In sum, while problems are rife in the megabuck men’s wide world of sports, it’s no wonder that they are emerging at a rate parallel to the growth in women’s still more circumscribed world. And women are far from closing the gap. “It will take us eons and eons to get to a point where our culture will allow a woman professional athlete to be a Darryl Strawberry,” says Mary Jo Kane, a professor and director of the Tucker Center for Research for Women in Sport at the University of Minnesota. “Women’s sports is not about to produce a Jayson Williams. We’re not even in the same universe. A little trash-talking is a whole lot different from manslaughter and obstruction of justice.” But, she’s quick to add, “I don’t want to sound all pious about how women are not supposed to be as corrupt as men. That’s a morality argument that does more harm to women than exposure to corruption does. This isn’t about women, but about the institution of sport. The issue isn’t gender, it’s greed.”
Fair enough. But assumptions about supposed differences between men’s and women’s values constantly creep into the discourse. In part, that’s the piety Kane bristles at—the sexist idea that women are by nature upright and innocent and must be protected from the sinister forces men are just born more fit to handle.
The New York Times editorial board warned women during the Final Four to steer clear of “the win-at-any-cost philosophy that has deformed men’s collegiate basketball and most of the schools that field the perennial powerhouse teams.” With stolid sanctimoniousness, the Times cautioned: “As the popularity of the women’s game grows, coaches, parents and athletic directors will need to work hard to keep their sport in perspective.” That’s not wrong, of course. You just have to wonder why the Times isn’t railing constantly at the distortions already brought to fruition by men. Corruption must really be avoided, the editorial seems to say, because now even women are in danger of being tainted. And, as coach VanDerveer quips, “We like our women pure, don’t we?”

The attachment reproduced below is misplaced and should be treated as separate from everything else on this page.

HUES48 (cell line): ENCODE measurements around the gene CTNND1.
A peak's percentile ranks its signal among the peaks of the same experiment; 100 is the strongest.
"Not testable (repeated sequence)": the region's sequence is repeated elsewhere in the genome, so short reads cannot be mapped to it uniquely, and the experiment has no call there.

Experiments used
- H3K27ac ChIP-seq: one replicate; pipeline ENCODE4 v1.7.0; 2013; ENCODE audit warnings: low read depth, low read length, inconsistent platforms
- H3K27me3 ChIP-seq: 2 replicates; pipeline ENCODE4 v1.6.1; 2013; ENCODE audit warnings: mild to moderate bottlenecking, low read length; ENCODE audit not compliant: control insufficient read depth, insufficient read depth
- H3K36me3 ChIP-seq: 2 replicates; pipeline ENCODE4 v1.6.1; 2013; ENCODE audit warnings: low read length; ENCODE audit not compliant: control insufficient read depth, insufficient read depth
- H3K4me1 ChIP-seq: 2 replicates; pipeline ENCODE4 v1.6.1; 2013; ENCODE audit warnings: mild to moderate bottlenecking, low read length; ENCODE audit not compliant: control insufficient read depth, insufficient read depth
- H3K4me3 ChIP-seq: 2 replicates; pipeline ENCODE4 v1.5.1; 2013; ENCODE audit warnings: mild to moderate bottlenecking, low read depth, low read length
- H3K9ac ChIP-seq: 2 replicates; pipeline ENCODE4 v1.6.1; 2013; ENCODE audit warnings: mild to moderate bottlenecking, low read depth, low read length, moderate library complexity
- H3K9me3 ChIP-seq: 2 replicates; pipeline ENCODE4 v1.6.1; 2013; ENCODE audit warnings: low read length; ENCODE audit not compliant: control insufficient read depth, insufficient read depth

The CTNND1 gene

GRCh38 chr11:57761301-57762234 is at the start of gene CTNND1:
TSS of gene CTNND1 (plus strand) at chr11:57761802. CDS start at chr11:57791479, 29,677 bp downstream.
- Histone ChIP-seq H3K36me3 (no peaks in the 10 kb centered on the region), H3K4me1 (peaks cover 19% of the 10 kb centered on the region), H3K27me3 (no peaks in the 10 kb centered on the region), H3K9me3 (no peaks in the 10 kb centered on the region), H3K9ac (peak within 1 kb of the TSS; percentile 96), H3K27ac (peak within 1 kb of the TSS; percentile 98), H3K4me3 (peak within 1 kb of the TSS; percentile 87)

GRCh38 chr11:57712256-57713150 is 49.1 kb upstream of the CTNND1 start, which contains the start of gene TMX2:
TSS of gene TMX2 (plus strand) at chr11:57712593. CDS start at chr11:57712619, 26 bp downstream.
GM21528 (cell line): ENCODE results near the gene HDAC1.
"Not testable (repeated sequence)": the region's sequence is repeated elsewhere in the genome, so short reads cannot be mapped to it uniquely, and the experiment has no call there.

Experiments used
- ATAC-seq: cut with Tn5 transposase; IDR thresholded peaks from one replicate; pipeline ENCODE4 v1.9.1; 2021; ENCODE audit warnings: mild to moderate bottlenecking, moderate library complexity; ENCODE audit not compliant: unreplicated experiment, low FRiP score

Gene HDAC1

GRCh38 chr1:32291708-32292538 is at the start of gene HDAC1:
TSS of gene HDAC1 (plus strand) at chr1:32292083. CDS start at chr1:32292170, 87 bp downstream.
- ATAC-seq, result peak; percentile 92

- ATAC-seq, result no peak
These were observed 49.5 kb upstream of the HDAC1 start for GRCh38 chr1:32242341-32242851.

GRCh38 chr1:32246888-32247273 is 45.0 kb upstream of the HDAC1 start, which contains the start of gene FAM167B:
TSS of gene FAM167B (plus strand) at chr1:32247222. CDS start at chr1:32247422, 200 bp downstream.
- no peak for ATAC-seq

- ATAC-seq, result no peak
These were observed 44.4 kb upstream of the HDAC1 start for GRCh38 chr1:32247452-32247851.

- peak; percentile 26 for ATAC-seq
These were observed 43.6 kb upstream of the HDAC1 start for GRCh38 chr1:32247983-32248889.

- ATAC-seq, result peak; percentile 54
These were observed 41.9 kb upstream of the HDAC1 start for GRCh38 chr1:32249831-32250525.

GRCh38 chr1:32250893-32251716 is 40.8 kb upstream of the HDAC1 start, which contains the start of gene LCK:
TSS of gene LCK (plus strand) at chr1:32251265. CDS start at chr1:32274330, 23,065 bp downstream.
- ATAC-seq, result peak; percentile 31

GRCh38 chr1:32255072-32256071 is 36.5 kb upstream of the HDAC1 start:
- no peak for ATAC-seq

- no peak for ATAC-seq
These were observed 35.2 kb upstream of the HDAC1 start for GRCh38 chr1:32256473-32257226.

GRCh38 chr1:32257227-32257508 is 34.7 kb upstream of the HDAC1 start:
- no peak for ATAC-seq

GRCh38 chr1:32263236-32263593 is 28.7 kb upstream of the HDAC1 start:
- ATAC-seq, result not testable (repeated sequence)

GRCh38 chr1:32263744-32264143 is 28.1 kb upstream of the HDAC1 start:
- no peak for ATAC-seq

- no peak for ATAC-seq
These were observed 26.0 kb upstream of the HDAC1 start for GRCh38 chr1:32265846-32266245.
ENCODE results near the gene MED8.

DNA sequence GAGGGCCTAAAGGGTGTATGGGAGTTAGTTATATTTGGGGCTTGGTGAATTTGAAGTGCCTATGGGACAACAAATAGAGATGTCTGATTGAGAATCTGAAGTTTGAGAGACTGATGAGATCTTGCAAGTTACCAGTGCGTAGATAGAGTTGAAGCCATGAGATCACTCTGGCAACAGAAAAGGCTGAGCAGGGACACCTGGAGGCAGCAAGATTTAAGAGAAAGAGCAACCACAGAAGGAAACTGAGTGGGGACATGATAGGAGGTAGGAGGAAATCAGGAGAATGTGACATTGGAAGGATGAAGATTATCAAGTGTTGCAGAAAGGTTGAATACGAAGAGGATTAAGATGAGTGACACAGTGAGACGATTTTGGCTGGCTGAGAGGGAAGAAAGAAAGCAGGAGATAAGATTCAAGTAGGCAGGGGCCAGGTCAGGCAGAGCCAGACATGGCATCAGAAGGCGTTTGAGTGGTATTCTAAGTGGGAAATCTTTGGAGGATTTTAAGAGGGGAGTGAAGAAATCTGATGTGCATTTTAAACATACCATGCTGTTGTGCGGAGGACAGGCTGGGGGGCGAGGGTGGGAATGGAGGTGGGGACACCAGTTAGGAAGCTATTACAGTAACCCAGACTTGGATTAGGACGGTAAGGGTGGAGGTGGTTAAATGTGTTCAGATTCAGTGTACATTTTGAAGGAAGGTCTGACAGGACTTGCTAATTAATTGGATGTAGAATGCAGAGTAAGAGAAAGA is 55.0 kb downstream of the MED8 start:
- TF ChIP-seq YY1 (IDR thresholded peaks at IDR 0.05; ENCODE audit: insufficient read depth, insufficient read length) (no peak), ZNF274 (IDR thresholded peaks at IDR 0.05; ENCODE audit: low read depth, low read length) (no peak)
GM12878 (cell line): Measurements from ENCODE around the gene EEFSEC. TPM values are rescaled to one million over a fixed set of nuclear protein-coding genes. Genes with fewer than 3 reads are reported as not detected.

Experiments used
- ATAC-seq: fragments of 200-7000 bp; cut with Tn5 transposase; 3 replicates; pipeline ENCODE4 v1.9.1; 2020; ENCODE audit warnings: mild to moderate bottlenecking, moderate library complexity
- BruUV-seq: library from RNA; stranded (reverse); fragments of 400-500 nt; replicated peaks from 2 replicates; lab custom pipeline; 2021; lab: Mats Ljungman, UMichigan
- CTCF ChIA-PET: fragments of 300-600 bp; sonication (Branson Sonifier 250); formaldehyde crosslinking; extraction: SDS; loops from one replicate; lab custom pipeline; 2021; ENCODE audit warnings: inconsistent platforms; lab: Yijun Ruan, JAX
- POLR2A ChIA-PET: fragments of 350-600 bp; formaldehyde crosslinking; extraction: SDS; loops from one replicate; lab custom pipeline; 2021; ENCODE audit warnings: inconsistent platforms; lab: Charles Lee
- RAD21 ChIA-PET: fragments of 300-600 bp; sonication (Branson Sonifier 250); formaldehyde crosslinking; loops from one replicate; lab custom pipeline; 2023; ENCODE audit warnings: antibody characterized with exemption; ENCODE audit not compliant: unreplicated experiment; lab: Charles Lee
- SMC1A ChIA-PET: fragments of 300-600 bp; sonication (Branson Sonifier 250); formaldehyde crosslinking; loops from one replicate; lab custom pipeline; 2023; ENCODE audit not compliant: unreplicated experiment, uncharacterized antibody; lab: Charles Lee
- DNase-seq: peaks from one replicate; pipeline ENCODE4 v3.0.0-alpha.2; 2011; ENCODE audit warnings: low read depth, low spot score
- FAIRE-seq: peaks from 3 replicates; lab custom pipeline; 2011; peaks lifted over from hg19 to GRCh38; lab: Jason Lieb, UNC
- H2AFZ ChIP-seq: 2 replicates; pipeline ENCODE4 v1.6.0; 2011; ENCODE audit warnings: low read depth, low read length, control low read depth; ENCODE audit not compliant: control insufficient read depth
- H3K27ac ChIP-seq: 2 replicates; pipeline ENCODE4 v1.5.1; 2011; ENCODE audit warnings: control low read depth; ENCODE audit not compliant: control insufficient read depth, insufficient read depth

Taking the analysis further, the author and former pro basketball player Mariah Burton Nelson argues in her book, The Stronger Women Get, the More Men Love Football, that instead of being influenced by what women bring when they enter previously all-male precincts, men exaggerate their masculinity. The mechanism operates even around a development as negative as corruption, suggests Ellen Staurowsky, a sports sociologist at Ithaca College and co-author of College Athletes for Hire: The Evolution and Legacy of the NCAA Amateur Myth. “Female athletes have been required to legitimate themselves as athletes within a value system that says you have to be brutish and willing to do anything to win,” she explains. “Of course women are capable of doing that. So they chase the phantom of legitimacy, and the bar keeps moving. Masculine culture gets hyper-masculinized, and the stakes keep getting higher and higher. Women are constantly in pursuit, and men never turn around to see that women might have something to offer, that they might have some authority. That dynamic doesn’t produce what I would call progress.”